Homer's Iliad poem stitched by Bristol student

University of Bristol PhD student Silvie Kilgallon Student Silvie Kilgallon said the Iliad has always been "close to her heart"

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A Bristol student is attempting to create a "visual translation in embroidery" of all 24 books of Homer's celebrated poem, the Iliad.

Silvie Kilgallon works on the piece in public places and documents her progress on her blog.

The conceptual artist said the Iliad was "close to her heart".

Homer is the name given to the author of the Iliad and the Odyssey, the two major poems to have survived from Ancient Greece.

The texts - which seem to have been composed at some time between 750 and 650 BC - are seen as central to Western literature and culture.

The Iliad tells the story of the final year of the Trojan War, focusing on the activities of the Greek hero Achilles.

University of Bristol PhD student Silvie Kilgallon Ms Kilgallon has assigned each letter of the ancient Greek alphabet a corresponding thread colour

Ms Kilgallon, a PhD student at the University of Bristol, said: "I started the project in response to a curator showing me a newly built, empty gallery space and asking me what I would put in it.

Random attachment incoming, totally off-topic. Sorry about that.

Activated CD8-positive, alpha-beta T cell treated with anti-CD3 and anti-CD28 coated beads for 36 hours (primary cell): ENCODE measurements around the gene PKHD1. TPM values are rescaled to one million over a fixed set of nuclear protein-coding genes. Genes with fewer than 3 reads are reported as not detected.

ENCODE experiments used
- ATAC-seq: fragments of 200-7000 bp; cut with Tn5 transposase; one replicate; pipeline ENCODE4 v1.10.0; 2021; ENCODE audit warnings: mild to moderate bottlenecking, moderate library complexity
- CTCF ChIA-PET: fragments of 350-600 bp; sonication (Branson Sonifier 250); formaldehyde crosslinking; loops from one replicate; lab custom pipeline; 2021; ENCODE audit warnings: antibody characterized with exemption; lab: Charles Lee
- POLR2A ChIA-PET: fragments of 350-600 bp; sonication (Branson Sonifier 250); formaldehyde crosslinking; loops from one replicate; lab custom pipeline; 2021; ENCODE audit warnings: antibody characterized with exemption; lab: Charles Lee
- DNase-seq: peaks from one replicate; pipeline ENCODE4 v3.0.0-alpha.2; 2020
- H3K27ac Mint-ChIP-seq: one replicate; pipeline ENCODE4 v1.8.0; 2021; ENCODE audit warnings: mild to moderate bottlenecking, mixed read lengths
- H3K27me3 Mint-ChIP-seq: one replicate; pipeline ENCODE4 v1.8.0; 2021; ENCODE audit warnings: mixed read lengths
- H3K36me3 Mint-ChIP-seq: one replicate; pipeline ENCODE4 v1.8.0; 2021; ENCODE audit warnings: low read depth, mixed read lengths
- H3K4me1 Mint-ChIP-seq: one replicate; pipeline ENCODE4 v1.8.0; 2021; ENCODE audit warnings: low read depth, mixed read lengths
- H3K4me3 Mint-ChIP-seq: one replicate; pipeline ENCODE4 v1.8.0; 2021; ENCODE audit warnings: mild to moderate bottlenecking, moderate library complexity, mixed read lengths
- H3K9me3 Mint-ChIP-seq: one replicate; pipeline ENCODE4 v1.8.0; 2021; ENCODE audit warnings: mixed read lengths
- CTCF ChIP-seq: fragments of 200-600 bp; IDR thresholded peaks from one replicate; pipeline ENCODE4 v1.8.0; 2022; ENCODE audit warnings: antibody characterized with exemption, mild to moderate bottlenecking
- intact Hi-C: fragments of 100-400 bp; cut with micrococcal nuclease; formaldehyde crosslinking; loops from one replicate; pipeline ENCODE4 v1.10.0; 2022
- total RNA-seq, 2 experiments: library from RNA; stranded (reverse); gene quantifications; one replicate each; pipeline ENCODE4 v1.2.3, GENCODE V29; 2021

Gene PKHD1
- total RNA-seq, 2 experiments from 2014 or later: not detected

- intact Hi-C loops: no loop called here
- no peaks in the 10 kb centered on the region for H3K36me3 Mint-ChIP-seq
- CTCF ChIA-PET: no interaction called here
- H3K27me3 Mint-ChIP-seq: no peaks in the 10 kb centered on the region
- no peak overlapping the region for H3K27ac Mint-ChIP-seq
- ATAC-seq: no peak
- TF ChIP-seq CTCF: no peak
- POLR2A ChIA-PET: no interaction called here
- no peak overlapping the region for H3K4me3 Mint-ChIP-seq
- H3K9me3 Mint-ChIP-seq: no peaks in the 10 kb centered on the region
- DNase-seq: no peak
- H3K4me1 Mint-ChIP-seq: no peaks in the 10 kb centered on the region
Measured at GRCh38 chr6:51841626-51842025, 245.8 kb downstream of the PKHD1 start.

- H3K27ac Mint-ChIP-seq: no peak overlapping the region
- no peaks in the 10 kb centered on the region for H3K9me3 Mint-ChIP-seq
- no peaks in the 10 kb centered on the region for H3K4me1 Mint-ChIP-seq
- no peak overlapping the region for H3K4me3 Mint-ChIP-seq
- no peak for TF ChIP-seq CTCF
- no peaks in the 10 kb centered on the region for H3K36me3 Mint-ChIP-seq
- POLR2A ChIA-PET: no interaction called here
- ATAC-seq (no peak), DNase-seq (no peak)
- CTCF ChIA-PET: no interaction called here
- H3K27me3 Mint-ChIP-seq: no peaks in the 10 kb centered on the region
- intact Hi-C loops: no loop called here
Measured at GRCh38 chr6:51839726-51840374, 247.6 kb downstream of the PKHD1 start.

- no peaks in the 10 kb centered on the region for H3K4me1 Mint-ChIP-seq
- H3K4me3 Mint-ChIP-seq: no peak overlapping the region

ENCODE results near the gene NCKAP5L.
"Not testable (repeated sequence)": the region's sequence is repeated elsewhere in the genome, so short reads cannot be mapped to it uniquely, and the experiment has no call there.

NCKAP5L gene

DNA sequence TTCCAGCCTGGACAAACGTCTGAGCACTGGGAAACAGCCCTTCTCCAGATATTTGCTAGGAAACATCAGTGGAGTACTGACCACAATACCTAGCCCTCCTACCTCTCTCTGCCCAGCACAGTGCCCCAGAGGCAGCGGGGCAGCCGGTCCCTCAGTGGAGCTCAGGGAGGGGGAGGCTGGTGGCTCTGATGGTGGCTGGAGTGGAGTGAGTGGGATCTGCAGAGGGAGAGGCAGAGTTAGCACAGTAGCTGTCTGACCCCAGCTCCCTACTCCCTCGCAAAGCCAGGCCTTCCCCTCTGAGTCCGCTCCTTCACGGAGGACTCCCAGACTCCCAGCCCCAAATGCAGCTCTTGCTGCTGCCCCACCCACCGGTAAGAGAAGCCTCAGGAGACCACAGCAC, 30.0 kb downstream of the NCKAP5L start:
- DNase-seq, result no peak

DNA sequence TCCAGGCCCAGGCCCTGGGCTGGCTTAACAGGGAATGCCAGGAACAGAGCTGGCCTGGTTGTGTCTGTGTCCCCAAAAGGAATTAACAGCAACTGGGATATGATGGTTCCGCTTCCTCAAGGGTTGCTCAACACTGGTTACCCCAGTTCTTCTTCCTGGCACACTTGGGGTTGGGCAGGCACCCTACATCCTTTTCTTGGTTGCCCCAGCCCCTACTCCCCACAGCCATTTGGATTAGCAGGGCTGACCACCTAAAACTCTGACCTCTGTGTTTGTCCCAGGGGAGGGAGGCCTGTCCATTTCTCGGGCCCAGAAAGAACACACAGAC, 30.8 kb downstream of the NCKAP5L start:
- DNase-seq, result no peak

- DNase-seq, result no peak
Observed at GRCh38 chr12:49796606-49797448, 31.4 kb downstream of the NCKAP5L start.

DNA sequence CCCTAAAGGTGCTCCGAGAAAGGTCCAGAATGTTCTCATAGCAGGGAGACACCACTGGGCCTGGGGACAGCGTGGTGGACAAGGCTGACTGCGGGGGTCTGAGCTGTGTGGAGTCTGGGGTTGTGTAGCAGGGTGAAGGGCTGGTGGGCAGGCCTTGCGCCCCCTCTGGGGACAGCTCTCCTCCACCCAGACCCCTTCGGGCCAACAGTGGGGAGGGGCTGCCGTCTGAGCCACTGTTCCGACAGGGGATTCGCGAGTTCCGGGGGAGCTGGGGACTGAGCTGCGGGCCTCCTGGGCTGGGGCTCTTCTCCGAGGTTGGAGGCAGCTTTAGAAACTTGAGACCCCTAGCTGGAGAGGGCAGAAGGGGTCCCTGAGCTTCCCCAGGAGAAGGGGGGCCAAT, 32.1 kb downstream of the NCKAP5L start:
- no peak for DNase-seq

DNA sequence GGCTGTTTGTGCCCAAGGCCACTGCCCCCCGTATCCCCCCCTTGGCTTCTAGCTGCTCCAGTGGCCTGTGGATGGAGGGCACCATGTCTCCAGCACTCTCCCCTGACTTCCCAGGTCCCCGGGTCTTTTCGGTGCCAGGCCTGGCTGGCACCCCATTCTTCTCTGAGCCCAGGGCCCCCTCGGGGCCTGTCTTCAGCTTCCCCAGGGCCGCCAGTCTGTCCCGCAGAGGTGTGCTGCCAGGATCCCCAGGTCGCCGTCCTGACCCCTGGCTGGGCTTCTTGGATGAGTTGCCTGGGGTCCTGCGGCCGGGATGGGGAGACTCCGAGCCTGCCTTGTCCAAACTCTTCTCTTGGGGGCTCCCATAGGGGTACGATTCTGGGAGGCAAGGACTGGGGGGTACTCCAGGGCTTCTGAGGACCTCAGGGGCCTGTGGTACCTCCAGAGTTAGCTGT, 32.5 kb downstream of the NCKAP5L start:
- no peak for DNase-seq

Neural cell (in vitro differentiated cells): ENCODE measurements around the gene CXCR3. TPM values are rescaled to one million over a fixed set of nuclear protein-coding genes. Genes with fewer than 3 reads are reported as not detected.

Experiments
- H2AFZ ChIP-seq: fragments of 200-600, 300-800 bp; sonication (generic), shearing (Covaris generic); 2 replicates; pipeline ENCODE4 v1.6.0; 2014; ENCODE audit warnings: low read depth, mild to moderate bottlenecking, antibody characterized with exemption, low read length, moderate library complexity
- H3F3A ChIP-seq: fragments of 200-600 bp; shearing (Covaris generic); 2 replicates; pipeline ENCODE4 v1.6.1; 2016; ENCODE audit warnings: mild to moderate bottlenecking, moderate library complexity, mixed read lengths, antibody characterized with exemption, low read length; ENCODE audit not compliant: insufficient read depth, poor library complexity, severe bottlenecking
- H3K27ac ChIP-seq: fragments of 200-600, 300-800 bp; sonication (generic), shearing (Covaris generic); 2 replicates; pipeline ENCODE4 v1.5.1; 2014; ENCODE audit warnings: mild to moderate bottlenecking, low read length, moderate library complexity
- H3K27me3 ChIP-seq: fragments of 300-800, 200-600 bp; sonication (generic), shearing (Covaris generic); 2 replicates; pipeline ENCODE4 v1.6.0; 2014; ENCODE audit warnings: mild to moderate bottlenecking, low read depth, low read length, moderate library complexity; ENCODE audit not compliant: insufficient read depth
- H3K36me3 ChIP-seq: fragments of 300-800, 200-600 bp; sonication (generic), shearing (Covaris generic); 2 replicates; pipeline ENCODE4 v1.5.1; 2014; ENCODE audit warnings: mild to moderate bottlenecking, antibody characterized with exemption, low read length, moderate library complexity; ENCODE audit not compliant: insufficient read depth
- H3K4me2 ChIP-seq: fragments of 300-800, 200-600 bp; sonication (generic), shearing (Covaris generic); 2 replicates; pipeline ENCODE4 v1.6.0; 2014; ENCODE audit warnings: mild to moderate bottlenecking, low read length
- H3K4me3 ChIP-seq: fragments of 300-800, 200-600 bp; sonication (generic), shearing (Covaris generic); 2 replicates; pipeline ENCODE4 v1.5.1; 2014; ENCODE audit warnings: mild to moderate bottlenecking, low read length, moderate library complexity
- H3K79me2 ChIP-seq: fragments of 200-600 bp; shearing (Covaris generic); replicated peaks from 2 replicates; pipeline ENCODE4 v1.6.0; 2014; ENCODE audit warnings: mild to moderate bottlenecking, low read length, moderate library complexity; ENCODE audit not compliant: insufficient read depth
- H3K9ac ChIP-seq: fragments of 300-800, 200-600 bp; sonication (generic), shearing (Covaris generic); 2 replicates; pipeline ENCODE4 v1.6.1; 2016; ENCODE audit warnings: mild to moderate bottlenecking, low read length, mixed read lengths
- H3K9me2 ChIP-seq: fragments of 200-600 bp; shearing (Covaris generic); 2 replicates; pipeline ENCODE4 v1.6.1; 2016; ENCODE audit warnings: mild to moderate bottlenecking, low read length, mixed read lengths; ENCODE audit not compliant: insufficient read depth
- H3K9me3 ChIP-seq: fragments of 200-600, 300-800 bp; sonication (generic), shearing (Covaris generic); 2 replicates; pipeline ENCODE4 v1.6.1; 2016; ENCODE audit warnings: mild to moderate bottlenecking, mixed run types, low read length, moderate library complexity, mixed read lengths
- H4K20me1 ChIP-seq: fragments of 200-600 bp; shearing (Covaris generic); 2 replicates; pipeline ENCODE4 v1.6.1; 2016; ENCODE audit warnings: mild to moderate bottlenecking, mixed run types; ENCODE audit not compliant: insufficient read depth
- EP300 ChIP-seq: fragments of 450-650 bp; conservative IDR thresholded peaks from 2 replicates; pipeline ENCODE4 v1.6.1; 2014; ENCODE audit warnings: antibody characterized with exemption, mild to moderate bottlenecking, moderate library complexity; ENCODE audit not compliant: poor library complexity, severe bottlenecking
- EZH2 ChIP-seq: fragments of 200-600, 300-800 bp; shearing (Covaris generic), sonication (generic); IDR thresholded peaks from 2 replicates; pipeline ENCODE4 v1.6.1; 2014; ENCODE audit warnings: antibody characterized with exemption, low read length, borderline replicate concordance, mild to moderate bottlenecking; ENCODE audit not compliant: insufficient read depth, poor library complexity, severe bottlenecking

"Being a classicist I thought something epic. My mind immediately sprang to the Iliad."

Ms Kilgallon assigned each letter of the ancient Greek alphabet a corresponding colour in embroidery threads.

"Using the text as a pattern my aim is to stitch out all 24 books of the Iliad, with a single stitch representing a single letter in the text-pattern," she added.

"Hopefully when it is finally complete, it will be a work of spectacle, aesthetic beauty and complexity worthy of the title of epic."

University of Bristol PhD student Silvie Kilgallon Ms Kilgallon said she hopes the final work would be "epic"

"The Iliad is a book of war, anger, and bloodshed, and those are all concepts that a contemporary audience associates with a red colour scheme," she added.

A spokeswoman from the University of Bristol said book one, which is already finished, will be hung in the student common room of the School of Humanities.

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